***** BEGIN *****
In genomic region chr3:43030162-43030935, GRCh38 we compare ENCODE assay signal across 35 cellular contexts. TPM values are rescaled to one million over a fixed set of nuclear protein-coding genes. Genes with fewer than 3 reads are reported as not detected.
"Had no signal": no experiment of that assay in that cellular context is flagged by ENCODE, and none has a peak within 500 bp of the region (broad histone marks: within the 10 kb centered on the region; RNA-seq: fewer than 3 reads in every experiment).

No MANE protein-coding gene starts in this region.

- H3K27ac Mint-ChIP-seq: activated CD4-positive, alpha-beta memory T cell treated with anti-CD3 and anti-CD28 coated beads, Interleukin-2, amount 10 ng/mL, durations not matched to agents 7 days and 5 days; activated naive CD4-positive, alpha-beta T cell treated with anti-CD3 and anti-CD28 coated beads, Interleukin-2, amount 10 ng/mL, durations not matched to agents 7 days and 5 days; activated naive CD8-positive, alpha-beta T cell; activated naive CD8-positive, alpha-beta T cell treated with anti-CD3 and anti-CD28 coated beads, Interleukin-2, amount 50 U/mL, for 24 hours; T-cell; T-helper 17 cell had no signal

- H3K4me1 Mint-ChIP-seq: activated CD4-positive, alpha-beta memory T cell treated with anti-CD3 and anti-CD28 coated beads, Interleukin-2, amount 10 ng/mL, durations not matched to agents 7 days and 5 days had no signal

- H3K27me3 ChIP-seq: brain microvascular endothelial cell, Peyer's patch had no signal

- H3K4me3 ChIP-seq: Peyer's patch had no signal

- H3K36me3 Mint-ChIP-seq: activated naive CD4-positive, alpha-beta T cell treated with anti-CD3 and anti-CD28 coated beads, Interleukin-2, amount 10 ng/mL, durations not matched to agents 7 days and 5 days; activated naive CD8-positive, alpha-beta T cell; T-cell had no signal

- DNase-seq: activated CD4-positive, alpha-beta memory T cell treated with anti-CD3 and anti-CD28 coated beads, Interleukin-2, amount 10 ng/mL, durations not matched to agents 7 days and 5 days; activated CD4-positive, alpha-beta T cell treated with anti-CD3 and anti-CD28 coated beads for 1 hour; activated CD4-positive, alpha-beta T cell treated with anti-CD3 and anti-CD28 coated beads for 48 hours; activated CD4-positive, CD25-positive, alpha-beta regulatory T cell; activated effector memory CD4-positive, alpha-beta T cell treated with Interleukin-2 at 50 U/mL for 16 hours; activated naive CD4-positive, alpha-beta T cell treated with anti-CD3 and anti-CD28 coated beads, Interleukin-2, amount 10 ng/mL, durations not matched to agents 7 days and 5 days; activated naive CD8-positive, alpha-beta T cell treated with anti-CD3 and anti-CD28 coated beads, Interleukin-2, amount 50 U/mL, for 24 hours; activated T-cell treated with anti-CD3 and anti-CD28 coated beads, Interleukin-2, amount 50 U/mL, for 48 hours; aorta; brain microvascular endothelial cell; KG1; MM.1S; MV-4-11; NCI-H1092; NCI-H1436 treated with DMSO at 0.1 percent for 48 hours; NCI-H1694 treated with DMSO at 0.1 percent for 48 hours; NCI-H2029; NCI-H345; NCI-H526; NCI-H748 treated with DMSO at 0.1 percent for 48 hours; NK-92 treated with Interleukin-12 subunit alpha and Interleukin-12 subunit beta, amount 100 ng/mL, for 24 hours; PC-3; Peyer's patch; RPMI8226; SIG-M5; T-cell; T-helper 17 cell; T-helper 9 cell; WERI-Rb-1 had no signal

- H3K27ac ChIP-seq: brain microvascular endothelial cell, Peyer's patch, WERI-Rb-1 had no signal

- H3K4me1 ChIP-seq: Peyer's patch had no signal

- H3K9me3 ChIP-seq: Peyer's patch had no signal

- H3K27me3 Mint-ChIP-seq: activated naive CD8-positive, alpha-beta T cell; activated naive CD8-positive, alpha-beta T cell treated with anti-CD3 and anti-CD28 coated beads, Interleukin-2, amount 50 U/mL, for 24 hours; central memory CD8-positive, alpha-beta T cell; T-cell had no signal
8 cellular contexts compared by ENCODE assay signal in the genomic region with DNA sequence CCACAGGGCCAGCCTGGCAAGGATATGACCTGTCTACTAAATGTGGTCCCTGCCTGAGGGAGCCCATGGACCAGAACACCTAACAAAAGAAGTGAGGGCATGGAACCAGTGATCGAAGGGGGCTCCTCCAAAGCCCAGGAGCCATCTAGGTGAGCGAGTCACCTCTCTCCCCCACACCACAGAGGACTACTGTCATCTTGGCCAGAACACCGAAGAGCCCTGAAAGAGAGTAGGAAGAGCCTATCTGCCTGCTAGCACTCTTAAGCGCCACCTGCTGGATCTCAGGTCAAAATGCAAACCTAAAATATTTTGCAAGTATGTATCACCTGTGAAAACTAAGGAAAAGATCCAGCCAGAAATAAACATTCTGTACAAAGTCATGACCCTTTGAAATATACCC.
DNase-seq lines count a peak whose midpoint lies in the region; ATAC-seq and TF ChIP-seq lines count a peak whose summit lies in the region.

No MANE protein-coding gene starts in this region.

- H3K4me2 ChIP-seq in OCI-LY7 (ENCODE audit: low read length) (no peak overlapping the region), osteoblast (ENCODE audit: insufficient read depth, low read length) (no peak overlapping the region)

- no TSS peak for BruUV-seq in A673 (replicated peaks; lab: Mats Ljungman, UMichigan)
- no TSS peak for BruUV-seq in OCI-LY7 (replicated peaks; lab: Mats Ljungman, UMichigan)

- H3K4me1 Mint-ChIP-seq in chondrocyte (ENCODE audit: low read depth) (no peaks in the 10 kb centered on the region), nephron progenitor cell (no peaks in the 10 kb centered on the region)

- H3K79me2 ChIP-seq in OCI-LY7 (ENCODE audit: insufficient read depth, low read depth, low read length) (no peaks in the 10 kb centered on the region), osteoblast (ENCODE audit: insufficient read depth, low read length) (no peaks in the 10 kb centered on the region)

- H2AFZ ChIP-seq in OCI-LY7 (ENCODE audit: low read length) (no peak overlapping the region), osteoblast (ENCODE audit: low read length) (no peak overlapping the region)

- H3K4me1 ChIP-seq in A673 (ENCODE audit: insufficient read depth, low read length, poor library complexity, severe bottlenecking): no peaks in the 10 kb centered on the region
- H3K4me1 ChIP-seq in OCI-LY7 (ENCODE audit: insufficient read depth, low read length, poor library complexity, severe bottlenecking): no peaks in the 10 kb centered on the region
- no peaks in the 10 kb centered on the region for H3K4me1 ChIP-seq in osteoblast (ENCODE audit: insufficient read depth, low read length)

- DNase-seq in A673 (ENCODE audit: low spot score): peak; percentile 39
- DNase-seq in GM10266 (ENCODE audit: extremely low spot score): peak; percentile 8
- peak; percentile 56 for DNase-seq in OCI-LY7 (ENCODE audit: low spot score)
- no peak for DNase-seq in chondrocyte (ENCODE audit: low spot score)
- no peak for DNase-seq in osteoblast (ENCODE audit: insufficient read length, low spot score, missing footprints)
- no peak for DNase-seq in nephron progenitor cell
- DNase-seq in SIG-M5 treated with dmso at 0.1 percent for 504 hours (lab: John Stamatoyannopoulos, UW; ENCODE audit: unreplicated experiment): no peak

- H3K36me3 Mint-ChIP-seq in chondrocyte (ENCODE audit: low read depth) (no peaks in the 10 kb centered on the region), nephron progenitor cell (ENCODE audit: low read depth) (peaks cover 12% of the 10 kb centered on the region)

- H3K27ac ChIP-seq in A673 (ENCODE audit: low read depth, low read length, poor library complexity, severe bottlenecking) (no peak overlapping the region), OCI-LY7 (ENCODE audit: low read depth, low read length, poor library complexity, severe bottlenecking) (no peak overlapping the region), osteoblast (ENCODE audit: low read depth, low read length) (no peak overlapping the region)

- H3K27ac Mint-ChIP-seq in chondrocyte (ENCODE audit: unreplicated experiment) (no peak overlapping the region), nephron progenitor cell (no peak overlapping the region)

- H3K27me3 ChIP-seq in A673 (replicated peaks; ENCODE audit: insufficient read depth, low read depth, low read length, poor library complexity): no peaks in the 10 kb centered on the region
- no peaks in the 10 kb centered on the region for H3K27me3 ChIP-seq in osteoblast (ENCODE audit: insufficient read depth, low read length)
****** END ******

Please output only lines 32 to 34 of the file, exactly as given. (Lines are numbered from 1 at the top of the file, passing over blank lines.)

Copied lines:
- DNase-seq in SIG-M5 treated with dmso at 0.1 percent for 504 hours (lab: John Stamatoyannopoulos, UW; ENCODE audit: unreplicated experiment): no peak

- H3K36me3 Mint-ChIP-seq in chondrocyte (ENCODE audit: low read depth) (no peaks in the 10 kb centered on the region), nephron progenitor cell (ENCODE audit: low read depth) (peaks cover 12% of the 10 kb centered on the region)

- H3K27ac ChIP-seq in A673 (ENCODE audit: low read depth, low read length, poor library complexity, severe bottlenecking) (no peak overlapping the region), OCI-LY7 (ENCODE audit: low read depth, low read length, poor library complexity, severe bottlenecking) (no peak overlapping the region), osteoblast (ENCODE audit: low read depth, low read length) (no peak overlapping the region)